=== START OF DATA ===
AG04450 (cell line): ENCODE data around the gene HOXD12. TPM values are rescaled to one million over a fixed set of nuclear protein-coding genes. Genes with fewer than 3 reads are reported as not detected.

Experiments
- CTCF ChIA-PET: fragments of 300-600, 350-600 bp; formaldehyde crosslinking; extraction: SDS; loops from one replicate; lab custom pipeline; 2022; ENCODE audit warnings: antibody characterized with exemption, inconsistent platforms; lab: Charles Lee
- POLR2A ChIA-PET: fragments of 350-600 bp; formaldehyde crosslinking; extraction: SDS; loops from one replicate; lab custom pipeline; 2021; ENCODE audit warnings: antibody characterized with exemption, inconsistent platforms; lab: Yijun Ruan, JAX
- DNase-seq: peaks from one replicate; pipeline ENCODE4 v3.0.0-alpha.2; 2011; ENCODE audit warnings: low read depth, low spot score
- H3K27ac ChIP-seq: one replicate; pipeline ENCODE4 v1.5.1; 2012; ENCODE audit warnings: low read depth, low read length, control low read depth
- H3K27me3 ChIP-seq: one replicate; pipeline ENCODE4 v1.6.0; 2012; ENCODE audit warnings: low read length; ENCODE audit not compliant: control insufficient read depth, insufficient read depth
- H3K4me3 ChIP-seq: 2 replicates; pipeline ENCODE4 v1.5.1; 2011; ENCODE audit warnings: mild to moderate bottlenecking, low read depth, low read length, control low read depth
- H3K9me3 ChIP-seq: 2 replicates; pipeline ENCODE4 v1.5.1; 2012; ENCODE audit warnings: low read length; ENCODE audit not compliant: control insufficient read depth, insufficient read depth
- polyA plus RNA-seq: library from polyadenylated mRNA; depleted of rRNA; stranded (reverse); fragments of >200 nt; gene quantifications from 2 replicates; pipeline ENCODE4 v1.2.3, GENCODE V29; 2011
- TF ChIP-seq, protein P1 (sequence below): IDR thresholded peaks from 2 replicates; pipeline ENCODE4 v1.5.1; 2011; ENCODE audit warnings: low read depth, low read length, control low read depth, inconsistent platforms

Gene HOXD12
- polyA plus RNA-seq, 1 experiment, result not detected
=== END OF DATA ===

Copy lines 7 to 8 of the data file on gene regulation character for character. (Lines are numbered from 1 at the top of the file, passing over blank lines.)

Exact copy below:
- H3K27me3 ChIP-seq: one replicate; pipeline ENCODE4 v1.6.0; 2012; ENCODE audit warnings: low read length; ENCODE audit not compliant: control insufficient read depth, insufficient read depth
- H3K4me3 ChIP-seq: 2 replicates; pipeline ENCODE4 v1.5.1; 2011; ENCODE audit warnings: mild to moderate bottlenecking, low read depth, low read length, control low read depth